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Thursday, July 19, 2012
Pet longevity rising, as is the long-term care tab
Medical progress and advanced health care have enabled pets to live longer than ever before, with owners, for their part, increasingly having to provide nursing care for their aging companions.
Akira Ishii, a 57-year-old TV and radio scriptwriter in Tokyo, and his wife have made it their nightly custom to roll out a futon in a living room to sleep alongside their geriatric 17-year-old dog, Hank.
The couple take turns caring for the "shiba inu" through the night, helping the dog turn his body while sleeping so he will not suffer bedsores. Soaking pet food in hot water and putting it into Hank's mouth is another routine chore.
"I thought I knew how hard it would be looking after an elderly pet, but it's a big difference between hearing about it and experiencing it," Ishii said. "I never imagined that it'd be this hard."
Hank suffered a stroke two years ago and became unable to get on his feet.
His vet told Ishii to consider euthanizing him, but anticlotting medication helped avoid the worst case scenario.
Medical expenses have since weighed on the Ishiis, who spent more than ¥120,000 in April alone on medication for Hank, ranging from twice-a-day pills for his heart and liver to a tranquilizer designed to prevent him from barking at night.
The need for 24-hour care prevents Ishii and his wife from staying away from home together for extended periods and limits the sphere of their activities, but they hope Hank will live as long as possible.
It is believed that pet owners' preference began to change significantly around 2000, after large dogs that can live outdoors became a hit in the 1990s. Smaller dogs like the Chihuahua have gained popularity and "indoor" breeds now dominate choices.
Experts on relationships between people and pets say such a change in part reflects declining birthrates, noting there are a number of owners who consider their pets like a child or family member.
Naturally, this trend gives owners the opportunity to better observe their pets' health conditions.
"Unlike the days when pets lived outside houses, owners can easily notice changes in their pets' health and they tend to bring them to the hospital more often than before," said Takako Shimizu, a veterinarian from the western Tokyo city of Akishima.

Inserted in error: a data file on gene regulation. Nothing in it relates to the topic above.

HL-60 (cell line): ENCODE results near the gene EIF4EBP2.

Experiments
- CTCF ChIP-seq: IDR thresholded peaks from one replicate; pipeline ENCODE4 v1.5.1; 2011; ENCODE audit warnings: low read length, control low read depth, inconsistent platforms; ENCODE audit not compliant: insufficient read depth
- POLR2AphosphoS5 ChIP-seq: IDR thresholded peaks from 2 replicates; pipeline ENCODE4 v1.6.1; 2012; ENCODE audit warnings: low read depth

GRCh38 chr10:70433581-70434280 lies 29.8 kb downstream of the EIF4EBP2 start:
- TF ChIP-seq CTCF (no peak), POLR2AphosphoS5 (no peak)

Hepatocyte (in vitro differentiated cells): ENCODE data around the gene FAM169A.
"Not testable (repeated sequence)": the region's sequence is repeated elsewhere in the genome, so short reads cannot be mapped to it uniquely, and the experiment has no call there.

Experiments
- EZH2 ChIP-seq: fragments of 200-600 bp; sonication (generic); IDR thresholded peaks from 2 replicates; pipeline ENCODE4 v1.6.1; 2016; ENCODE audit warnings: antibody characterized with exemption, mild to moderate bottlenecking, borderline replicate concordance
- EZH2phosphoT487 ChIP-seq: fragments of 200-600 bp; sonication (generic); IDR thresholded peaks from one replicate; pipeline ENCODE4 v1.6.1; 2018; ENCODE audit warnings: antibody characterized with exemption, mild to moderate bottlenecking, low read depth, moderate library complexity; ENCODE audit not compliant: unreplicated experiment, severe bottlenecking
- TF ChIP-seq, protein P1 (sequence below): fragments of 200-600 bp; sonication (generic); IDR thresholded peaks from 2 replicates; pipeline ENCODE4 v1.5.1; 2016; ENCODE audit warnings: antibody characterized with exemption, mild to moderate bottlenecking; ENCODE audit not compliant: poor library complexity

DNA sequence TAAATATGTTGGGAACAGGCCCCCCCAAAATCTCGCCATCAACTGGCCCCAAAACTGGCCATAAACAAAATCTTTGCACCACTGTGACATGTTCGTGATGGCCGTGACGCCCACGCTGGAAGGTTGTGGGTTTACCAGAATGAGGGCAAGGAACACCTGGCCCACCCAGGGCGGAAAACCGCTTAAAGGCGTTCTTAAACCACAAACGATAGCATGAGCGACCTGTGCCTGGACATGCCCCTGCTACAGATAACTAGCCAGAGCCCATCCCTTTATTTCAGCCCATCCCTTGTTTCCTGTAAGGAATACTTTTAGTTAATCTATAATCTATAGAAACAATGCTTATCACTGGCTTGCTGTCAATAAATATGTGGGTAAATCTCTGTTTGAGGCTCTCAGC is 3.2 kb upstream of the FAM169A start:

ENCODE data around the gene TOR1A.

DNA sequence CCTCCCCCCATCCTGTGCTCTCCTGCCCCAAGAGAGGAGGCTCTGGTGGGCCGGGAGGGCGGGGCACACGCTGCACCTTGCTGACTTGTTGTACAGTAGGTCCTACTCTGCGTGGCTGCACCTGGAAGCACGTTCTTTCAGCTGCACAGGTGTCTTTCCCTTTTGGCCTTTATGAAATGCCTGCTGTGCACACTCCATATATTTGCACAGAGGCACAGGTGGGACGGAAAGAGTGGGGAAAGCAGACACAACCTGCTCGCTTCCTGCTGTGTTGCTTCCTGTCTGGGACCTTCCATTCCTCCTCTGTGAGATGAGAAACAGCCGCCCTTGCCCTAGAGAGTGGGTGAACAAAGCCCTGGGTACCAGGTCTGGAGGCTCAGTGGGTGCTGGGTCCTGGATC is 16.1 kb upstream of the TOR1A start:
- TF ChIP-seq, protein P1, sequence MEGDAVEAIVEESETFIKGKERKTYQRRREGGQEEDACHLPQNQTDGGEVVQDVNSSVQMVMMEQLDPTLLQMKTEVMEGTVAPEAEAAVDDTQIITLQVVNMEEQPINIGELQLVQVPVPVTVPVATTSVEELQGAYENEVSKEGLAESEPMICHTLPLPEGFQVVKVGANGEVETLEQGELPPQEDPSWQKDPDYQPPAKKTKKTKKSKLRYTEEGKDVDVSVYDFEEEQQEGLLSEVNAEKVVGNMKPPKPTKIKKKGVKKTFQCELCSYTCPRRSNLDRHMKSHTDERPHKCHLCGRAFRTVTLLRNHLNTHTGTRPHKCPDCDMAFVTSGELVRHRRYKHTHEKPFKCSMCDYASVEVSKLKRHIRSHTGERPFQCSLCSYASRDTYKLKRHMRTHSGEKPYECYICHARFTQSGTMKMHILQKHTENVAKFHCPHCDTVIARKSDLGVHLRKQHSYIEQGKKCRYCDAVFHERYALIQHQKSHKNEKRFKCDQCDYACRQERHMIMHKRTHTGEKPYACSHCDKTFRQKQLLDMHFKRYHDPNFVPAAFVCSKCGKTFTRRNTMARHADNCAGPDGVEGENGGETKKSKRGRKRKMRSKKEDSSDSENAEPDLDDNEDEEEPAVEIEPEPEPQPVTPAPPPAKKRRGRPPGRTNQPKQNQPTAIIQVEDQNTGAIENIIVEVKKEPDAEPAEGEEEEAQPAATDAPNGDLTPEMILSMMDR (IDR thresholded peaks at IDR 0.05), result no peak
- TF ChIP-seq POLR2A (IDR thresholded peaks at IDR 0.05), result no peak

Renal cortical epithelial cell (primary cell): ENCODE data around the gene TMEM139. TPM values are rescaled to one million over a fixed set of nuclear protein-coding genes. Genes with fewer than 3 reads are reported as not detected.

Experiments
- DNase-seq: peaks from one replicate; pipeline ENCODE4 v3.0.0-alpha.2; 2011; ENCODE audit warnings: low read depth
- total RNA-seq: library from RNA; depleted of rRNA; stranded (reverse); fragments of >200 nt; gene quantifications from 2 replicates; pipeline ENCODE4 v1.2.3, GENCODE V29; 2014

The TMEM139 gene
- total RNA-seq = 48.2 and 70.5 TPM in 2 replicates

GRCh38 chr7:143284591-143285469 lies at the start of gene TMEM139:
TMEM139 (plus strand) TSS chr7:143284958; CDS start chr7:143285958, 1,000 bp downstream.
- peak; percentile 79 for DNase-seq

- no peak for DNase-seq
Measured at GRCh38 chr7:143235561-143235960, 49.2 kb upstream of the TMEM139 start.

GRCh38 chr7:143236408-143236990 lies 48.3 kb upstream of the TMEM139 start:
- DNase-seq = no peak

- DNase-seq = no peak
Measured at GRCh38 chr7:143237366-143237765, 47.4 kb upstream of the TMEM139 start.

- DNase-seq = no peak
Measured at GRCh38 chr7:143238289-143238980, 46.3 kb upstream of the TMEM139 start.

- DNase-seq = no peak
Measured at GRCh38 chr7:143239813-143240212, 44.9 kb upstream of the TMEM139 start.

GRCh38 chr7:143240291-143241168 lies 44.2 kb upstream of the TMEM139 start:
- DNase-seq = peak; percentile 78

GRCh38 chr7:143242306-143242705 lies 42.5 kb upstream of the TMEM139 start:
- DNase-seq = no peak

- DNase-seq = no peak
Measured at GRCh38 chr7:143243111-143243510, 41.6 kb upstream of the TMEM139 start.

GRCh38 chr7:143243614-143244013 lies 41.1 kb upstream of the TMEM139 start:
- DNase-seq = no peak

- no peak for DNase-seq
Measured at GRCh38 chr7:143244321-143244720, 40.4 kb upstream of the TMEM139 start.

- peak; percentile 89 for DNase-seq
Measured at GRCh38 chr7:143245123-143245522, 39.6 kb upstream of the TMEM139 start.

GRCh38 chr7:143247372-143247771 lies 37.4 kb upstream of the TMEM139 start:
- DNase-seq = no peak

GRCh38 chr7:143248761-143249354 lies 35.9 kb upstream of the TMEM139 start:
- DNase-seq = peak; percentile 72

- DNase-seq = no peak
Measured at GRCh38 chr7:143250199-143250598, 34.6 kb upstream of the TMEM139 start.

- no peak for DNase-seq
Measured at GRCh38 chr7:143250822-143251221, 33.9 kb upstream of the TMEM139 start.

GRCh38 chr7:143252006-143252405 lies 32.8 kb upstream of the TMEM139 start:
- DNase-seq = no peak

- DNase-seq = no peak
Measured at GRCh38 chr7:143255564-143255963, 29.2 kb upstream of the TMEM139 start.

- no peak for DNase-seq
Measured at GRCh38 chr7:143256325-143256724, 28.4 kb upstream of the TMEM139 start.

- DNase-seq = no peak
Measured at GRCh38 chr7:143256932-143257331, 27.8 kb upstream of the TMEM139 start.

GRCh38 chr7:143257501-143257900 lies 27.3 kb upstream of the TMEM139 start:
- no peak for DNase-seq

Extensive blood examinations similar to those conducted on humans help find health problems swiftly and precisely.
Pets can now receive advanced medical care like radiation treatment at large veterinary hospitals, while vets at smaller institutions treat them with anticancer agents or even perform surgery using a feeding tube.
"Going through these kinds of treatment takes time and costs a considerable amount of money, so it is up to their families to decide which treatment they will choose or how far they will go with it," Shimizu said.
"There must be many cases where elderly people are providing care for elderly pets, and I think it's good for them to take a break sometimes by using pet care services or short-stay hospital visits," Shimizu added.
Against this background of pet-nursing, the pet insurance market is growing in popularity.
Anicom Insurance Inc., the industry leader with a market share of some 60 percent, has about 400,000 contracts with annual insurance premium revenues totaling about ¥13 billion.
"The number of contracts is roughly 2 percent of overall pet dogs and cats in Japan and we expect the figure will grow further and further," an official of the Tokyo-based insurer said.
Caring for an elderly pet does not always seem to be painful for owners.
Hoshi Waniko, a cartoonist known for her work depicting the lives of elderly cats and their struggles with illness, lost her 14-year-old cat in the spring of 2011.
"It was a difficult time for me, but I think it was good that I had a chance to look after him," she said. "That has helped me get over the loss."